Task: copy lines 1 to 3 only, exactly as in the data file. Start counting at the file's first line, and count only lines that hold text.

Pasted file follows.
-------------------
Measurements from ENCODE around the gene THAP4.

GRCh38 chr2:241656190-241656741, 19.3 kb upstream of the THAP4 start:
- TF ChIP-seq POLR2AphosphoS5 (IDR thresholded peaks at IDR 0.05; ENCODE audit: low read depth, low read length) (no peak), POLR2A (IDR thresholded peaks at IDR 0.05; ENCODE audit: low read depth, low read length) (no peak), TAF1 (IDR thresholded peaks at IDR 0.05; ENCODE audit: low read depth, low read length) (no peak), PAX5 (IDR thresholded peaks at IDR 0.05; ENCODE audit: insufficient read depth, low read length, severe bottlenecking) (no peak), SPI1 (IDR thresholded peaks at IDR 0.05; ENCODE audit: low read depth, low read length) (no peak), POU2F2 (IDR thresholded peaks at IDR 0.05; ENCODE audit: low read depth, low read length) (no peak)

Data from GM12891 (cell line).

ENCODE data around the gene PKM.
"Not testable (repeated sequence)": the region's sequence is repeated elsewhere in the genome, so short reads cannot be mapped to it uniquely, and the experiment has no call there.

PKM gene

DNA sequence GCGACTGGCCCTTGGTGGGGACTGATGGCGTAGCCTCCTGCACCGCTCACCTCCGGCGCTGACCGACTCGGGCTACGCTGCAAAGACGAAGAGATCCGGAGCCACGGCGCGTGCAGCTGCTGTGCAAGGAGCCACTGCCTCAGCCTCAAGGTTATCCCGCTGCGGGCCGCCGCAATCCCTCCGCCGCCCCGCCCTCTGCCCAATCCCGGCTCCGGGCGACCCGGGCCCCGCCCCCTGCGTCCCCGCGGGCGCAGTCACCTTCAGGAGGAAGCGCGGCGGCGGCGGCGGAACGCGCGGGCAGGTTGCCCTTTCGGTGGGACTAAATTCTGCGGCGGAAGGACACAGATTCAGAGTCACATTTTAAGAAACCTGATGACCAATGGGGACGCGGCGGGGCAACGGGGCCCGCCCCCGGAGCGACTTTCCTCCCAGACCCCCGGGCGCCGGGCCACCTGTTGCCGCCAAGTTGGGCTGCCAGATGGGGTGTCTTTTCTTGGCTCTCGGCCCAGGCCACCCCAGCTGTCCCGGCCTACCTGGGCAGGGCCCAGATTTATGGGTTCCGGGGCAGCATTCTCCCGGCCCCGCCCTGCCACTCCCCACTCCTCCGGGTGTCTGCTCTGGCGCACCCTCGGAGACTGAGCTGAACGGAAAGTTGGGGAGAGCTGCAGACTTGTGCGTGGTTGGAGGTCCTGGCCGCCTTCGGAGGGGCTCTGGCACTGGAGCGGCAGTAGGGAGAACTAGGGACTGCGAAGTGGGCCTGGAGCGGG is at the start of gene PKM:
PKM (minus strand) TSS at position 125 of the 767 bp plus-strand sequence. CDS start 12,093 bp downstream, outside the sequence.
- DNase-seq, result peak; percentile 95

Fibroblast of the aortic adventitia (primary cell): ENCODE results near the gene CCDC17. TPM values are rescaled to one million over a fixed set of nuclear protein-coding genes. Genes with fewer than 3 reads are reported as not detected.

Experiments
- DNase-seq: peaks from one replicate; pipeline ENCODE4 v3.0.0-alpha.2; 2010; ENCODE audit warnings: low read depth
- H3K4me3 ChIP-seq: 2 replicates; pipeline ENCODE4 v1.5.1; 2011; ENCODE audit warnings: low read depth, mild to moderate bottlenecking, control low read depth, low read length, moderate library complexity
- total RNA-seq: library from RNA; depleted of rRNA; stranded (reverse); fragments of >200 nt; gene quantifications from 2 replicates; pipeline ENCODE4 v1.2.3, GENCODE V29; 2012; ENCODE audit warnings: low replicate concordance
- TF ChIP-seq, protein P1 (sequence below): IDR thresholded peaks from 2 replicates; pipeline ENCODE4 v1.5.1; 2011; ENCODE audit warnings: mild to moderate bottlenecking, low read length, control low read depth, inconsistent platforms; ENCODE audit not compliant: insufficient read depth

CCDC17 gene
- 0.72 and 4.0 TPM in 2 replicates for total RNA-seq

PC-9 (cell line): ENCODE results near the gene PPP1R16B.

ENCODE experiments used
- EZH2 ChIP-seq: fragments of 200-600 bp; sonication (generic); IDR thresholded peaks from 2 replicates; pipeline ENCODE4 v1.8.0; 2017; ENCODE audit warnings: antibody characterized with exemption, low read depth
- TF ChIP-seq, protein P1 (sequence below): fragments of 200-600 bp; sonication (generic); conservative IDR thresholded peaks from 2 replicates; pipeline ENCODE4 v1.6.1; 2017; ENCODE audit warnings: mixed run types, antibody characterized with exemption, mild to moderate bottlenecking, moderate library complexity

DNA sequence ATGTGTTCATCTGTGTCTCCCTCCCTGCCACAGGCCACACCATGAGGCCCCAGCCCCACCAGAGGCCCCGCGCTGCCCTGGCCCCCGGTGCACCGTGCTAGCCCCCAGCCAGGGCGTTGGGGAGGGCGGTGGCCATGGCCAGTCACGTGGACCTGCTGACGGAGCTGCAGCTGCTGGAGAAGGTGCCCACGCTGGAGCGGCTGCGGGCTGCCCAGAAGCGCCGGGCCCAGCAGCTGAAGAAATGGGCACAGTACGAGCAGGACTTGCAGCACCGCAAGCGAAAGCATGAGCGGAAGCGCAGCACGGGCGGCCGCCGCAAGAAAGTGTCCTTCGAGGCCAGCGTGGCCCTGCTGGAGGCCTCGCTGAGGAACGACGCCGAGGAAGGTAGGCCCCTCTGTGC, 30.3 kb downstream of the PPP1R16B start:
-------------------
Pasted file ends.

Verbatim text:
Measurements from ENCODE around the gene THAP4.

GRCh38 chr2:241656190-241656741, 19.3 kb upstream of the THAP4 start:
- TF ChIP-seq POLR2AphosphoS5 (IDR thresholded peaks at IDR 0.05; ENCODE audit: low read depth, low read length) (no peak), POLR2A (IDR thresholded peaks at IDR 0.05; ENCODE audit: low read depth, low read length) (no peak), TAF1 (IDR thresholded peaks at IDR 0.05; ENCODE audit: low read depth, low read length) (no peak), PAX5 (IDR thresholded peaks at IDR 0.05; ENCODE audit: insufficient read depth, low read length, severe bottlenecking) (no peak), SPI1 (IDR thresholded peaks at IDR 0.05; ENCODE audit: low read depth, low read length) (no peak), POU2F2 (IDR thresholded peaks at IDR 0.05; ENCODE audit: low read depth, low read length) (no peak)